As a result of differences between GAAP and tax accounting, public companies have also recorded deferred tax assets, in addition to deferred tax liabilities which are explained in the foregoing example.  One of the reasons many companies are making SEC filings regarding changes in their deferred tax assets is the result of previously recording deferred tax assets associated with net operating losses, or NOLs.

Assume Company B loses $50,000 for tax purposes in 2016. Tax law permits this loss to be carried forward as an NOL and Company B expects to be profitable in future periods when the tax rate will be 35%. So in some future period when permitted by tax law it is anticipated Company B is going to take a deduction of up to $50,000 to reduce taxable income to reflect the benefit of the NOL carry forward.

The 2016 NOL is essentially a timing difference, like depreciation in the foregoing example, because it creates a deduction in a future period, and over time aggregate book and taxable income are the same.    Because GAAP attempts to match these timing differences in the current period, Company B in 2016 will record a deferred tax asset in 2016 of $17,500 ($50,000 x 35%) and reduce the book net loss (through a tax benefit from NOL line item) by the same amount. It does so because it expects taxable income during the carry forward period and therefor does not need to adjust the tax asset by a valuation allowance.

But again the TCJA was enacted at the end of 2017.  The maximum corporate tax rate is now 21%, not 35%, when the deferred tax asset was recorded.  The deferred tax asset that Company B recorded in 2016 as a result of the NOL of $17,500 needs to be reduced to $10,500 (21% x $50,000) which requires income to be decreased (or net loss to be increased) by $7,000 ($17,500 – $10,500).

Examples

Risk Factors

Increases in the after-tax costs of owning a home could prevent potential customers from buying our homes and adversely affect our business or financial results.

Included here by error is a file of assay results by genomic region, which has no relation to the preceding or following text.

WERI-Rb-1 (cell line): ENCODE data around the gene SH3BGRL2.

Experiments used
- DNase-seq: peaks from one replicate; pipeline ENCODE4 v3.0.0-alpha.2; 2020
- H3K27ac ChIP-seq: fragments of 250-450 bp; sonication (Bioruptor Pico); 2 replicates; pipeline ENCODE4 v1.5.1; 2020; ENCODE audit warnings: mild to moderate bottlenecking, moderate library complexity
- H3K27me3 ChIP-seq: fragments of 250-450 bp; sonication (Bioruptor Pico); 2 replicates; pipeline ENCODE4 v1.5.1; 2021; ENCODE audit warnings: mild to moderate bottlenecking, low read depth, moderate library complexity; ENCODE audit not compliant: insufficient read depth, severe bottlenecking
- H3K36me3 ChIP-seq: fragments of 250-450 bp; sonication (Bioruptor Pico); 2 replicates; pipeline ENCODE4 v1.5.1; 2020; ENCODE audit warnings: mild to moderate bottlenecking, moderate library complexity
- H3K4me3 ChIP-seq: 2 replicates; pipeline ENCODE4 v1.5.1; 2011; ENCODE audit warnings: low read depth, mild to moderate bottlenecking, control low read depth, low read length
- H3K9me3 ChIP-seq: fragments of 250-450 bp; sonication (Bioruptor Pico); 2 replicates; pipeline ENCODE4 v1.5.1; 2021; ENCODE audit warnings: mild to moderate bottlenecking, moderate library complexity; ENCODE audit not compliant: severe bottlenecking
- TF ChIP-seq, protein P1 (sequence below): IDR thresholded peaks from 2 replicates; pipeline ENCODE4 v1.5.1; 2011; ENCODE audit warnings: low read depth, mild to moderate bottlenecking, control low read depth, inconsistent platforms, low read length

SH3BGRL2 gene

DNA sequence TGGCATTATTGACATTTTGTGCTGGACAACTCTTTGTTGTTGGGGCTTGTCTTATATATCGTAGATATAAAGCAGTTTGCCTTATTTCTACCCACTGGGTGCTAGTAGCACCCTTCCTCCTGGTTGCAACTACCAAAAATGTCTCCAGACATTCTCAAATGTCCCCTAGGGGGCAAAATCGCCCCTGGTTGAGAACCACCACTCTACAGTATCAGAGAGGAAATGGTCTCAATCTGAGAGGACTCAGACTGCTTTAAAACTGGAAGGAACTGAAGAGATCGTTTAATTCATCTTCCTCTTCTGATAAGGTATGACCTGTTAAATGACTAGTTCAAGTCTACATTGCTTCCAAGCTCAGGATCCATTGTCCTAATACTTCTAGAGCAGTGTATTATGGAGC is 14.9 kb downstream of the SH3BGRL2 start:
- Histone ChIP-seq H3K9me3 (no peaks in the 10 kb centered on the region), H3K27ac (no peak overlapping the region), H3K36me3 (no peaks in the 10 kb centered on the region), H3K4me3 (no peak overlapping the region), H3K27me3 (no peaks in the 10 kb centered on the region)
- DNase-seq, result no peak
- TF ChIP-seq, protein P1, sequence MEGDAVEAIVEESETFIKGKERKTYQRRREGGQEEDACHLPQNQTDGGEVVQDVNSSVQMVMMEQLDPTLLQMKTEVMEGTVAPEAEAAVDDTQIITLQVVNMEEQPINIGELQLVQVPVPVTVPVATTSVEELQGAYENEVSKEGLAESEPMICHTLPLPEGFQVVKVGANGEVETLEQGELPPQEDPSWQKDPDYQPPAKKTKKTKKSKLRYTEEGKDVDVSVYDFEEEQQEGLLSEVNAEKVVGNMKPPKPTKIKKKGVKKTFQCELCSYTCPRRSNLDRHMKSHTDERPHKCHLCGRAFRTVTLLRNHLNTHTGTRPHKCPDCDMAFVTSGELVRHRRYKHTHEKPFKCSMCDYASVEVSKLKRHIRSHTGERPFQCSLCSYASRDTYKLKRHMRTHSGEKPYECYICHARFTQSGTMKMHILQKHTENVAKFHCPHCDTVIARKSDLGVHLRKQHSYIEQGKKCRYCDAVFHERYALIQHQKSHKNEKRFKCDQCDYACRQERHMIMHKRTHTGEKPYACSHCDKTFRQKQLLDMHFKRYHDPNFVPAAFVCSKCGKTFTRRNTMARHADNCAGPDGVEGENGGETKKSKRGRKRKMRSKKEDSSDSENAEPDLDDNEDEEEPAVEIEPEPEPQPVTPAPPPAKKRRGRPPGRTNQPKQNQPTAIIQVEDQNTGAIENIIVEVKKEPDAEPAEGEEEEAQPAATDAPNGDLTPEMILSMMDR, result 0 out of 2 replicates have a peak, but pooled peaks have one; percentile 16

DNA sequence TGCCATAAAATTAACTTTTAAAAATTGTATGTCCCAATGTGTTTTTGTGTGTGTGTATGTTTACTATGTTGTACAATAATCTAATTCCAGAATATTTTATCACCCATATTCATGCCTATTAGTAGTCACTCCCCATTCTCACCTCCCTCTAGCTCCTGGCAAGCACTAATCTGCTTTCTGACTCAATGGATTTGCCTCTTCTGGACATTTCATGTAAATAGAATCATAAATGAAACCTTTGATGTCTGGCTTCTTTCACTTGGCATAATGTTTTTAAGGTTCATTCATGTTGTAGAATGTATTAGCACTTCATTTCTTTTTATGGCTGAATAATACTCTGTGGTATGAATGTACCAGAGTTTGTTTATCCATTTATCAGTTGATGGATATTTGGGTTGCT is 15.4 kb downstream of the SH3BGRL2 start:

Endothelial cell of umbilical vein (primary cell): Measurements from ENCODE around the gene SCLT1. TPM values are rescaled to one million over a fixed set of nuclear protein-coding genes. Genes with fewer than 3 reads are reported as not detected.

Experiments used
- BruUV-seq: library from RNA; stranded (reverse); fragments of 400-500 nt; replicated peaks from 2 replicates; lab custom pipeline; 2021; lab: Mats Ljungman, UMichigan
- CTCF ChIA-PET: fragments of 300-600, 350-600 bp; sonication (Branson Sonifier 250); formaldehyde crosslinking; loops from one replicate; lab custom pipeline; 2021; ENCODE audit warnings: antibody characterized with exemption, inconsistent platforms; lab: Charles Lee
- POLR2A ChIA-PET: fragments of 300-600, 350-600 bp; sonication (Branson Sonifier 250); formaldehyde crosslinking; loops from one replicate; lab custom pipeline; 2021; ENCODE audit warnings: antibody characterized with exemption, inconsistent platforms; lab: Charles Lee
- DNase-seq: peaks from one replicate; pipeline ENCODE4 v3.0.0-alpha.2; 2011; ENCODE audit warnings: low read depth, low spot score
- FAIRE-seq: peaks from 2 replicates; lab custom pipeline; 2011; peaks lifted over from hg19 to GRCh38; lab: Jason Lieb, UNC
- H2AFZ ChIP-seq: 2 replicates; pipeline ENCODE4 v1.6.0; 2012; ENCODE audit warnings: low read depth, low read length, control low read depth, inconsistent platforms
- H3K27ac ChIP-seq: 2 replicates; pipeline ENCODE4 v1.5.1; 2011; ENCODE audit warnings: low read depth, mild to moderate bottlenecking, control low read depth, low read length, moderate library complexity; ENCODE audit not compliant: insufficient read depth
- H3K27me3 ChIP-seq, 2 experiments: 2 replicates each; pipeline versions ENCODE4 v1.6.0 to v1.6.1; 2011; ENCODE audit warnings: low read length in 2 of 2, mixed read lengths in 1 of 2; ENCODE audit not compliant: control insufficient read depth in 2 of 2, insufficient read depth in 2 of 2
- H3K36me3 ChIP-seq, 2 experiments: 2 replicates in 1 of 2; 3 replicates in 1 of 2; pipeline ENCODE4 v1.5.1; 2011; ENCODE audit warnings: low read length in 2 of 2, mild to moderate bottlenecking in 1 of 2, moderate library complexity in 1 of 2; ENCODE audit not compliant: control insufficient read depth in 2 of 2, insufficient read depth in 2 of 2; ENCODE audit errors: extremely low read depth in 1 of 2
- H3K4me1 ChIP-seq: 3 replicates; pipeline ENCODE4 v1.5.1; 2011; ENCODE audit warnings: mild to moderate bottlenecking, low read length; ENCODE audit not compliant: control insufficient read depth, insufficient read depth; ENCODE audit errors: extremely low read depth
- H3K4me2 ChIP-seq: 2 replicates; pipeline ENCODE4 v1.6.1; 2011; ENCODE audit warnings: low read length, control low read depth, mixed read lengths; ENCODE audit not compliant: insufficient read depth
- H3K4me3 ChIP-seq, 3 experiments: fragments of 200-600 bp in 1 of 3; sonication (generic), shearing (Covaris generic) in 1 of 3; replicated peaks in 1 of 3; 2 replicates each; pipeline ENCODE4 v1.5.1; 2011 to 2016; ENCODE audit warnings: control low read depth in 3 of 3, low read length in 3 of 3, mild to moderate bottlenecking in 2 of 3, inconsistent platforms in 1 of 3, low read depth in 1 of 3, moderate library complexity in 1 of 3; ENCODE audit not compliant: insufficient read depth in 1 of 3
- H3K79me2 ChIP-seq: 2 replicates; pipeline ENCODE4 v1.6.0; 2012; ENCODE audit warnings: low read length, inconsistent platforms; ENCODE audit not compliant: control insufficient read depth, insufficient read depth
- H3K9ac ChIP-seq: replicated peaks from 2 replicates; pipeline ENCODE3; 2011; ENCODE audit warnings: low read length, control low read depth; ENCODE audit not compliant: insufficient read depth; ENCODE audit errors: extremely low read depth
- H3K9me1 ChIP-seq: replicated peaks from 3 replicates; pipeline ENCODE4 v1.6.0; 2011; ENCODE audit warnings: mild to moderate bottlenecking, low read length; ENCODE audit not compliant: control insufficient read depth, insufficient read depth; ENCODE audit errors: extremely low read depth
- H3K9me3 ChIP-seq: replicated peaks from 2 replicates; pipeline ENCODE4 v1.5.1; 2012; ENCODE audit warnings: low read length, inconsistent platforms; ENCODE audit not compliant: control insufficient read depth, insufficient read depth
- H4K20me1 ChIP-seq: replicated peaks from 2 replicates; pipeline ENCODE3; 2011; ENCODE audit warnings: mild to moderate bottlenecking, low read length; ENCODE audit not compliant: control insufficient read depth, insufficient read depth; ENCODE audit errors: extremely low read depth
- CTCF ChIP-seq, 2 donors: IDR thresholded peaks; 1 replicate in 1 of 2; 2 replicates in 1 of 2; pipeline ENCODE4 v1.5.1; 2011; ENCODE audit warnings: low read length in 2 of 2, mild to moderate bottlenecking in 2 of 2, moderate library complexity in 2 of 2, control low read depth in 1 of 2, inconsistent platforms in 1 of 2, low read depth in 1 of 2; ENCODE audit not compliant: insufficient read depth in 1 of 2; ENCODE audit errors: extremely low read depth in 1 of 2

Significant expenses of owning a home, including mortgage interest expenses and real estate taxes, generally are, under current tax law, deductible expenses for an individual’s federal, and in some cases state, income taxes, subject to limitations under current tax law and policy. If the federal government or a state government changes its income tax laws to eliminate or substantially limit these income tax deductions, the after-tax cost of owning a new home would increase for many of our potential customers. The “Tax Cuts and Jobs Act” which was recently signed into law includes provisions which would impose significant limitations with respect to these income tax deductions. For instance, under the “Tax Cuts and Jobs Act”, the annual deduction for real estate taxes and state and local income or sales taxes would generally be limited to $10,000. Furthermore, through the end of 2025, the deduction for mortgage interest would generally only be available with respect to acquisition indebtedness that does not exceed $750,000. The loss or reduction of these homeowner tax deductions, if such tax law changes were enacted without any offsetting legislation, would adversely impact demand for and sales prices of new homes, including ours. In addition, increases in property tax rates or fees on developers by local governmental authorities, as experienced in response to reduced federal and state funding or to fund local initiatives, such as funding schools or road improvements, or increases in insurance premiums can adversely affect the ability of potential customers to obtain financing or their desire to purchase new homes, and can have an adverse impact on our business and financial results.